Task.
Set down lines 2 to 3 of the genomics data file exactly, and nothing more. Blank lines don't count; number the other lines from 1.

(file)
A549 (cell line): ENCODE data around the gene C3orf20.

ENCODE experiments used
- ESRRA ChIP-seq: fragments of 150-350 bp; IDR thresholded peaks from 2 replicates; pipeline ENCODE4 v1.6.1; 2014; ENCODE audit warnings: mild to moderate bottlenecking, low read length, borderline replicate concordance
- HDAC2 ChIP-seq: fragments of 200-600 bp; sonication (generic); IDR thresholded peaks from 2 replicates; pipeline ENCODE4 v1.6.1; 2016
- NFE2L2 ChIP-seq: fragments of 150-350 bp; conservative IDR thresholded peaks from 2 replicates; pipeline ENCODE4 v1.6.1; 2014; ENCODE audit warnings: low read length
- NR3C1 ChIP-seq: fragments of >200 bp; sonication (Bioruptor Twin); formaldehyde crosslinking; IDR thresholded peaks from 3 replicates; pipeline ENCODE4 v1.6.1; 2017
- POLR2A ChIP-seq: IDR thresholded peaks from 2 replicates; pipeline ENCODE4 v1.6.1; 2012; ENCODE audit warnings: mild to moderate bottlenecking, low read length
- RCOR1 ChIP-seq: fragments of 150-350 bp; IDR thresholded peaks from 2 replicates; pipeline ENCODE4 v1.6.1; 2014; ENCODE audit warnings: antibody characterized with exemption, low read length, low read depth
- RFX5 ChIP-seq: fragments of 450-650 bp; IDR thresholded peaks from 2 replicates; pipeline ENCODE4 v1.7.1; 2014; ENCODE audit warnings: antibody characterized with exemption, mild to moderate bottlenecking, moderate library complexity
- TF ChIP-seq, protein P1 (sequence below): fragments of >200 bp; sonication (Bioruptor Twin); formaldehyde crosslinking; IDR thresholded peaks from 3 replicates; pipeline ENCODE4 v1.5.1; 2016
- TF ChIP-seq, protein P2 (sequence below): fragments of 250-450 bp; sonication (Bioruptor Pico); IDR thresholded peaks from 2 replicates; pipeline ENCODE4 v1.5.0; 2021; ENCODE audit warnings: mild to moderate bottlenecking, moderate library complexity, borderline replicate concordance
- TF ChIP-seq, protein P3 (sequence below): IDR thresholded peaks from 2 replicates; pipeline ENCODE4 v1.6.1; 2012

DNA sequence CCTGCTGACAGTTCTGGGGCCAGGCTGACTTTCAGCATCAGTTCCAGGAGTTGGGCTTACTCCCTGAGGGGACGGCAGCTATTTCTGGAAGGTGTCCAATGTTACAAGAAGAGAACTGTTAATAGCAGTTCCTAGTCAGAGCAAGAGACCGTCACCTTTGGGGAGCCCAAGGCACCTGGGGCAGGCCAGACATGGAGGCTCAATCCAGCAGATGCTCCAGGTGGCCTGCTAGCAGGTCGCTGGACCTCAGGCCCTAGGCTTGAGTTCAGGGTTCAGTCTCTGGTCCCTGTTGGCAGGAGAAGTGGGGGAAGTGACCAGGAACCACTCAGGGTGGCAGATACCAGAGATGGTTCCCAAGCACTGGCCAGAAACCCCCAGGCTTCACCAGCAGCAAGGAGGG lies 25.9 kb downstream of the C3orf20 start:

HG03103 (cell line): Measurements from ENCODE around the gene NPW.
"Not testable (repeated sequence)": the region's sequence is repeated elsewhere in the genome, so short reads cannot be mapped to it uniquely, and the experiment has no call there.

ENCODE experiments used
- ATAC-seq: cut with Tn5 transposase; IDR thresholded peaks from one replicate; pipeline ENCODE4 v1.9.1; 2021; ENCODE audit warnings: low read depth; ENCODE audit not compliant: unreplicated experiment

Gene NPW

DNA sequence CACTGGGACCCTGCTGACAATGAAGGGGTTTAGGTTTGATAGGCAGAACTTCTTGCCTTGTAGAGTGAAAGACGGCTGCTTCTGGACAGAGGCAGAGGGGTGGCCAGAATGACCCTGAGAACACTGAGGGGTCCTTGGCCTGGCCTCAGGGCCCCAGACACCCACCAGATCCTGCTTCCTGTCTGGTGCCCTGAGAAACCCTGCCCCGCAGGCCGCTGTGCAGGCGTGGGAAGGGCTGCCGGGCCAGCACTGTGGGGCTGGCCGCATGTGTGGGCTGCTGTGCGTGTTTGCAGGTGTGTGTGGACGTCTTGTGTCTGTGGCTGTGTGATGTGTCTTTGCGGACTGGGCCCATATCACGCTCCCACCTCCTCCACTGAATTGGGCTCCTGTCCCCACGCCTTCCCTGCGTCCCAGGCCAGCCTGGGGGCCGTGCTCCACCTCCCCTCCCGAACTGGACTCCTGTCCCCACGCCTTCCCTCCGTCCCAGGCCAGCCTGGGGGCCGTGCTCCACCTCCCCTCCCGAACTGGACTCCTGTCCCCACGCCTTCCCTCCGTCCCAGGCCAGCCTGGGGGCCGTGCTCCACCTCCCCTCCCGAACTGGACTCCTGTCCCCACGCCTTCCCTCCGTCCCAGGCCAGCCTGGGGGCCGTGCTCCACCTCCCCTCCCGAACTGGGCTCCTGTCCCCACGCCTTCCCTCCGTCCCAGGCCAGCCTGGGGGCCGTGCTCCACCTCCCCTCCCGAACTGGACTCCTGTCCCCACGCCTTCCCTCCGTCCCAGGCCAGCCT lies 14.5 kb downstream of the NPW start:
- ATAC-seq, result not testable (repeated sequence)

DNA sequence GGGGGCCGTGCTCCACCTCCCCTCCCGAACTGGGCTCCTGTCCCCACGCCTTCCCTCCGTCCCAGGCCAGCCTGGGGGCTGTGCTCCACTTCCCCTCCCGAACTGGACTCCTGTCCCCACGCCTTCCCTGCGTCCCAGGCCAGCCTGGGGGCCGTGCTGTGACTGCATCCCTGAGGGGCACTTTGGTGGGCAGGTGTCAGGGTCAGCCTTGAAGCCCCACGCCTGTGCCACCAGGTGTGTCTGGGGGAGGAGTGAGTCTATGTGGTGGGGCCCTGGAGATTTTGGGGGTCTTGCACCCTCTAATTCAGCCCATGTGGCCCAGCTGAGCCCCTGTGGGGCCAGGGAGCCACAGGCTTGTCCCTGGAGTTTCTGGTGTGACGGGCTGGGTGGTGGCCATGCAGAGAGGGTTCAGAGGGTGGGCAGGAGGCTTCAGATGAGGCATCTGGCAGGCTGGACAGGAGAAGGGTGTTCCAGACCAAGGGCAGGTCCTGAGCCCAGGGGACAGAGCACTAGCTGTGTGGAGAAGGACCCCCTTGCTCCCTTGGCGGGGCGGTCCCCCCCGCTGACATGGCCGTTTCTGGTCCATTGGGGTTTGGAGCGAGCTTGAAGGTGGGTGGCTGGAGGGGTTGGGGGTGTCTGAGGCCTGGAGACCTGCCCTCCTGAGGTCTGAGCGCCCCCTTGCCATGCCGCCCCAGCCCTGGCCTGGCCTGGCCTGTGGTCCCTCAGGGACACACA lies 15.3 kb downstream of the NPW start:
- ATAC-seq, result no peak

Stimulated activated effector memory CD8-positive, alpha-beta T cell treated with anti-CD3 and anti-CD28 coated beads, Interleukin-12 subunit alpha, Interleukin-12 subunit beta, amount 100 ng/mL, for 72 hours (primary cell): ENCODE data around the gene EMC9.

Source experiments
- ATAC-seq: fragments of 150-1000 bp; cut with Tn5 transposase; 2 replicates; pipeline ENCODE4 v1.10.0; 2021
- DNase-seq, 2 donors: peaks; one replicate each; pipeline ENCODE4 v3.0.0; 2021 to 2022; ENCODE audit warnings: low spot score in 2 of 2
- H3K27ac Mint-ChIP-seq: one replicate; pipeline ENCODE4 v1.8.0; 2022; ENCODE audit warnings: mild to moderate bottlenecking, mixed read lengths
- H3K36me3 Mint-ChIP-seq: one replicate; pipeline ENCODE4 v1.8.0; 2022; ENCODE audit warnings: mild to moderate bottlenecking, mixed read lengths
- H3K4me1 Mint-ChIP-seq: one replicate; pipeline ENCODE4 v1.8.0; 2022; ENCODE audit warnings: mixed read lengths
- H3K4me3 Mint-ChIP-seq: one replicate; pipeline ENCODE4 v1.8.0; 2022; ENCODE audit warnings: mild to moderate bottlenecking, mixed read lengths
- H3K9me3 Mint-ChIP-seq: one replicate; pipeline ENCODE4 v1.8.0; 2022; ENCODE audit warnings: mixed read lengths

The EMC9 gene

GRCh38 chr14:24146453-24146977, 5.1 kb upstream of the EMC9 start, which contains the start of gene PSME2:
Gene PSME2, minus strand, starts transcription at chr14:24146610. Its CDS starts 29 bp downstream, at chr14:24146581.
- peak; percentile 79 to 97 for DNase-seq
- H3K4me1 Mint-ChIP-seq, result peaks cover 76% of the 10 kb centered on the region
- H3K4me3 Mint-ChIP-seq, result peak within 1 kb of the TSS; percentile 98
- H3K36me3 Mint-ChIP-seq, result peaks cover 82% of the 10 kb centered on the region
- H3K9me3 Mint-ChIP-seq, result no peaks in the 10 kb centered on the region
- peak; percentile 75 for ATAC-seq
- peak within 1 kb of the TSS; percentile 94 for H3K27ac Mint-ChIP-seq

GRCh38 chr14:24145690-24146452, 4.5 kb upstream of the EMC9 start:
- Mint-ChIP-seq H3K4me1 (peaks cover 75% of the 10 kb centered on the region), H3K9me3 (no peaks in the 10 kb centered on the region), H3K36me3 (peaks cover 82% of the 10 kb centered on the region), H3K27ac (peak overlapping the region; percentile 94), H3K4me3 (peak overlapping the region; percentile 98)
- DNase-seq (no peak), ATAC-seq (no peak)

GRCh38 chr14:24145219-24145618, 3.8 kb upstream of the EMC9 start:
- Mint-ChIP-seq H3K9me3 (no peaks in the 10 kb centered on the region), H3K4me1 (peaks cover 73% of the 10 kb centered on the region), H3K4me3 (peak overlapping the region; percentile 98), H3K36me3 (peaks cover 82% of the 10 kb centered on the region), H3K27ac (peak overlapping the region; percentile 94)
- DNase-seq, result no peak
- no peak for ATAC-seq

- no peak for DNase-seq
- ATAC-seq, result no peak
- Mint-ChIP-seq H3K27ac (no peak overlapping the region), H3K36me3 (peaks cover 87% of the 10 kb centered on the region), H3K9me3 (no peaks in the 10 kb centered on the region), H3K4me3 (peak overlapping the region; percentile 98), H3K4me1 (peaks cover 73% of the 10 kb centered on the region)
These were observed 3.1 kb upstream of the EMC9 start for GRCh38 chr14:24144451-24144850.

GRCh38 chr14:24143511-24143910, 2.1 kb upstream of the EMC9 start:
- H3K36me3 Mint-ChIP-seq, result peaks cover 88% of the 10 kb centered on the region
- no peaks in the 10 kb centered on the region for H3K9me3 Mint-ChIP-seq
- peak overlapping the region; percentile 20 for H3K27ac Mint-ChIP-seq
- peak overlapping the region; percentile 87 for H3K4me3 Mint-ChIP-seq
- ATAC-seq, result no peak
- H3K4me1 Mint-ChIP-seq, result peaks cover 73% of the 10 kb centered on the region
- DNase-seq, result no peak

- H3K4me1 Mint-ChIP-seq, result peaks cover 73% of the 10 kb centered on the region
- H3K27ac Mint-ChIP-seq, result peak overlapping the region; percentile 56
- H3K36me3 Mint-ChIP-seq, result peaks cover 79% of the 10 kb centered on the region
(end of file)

ENCODE experiments used
- ESRRA ChIP-seq: fragments of 150-350 bp; IDR thresholded peaks from 2 replicates; pipeline ENCODE4 v1.6.1; 2014; ENCODE audit warnings: mild to moderate bottlenecking, low read length, borderline replicate concordance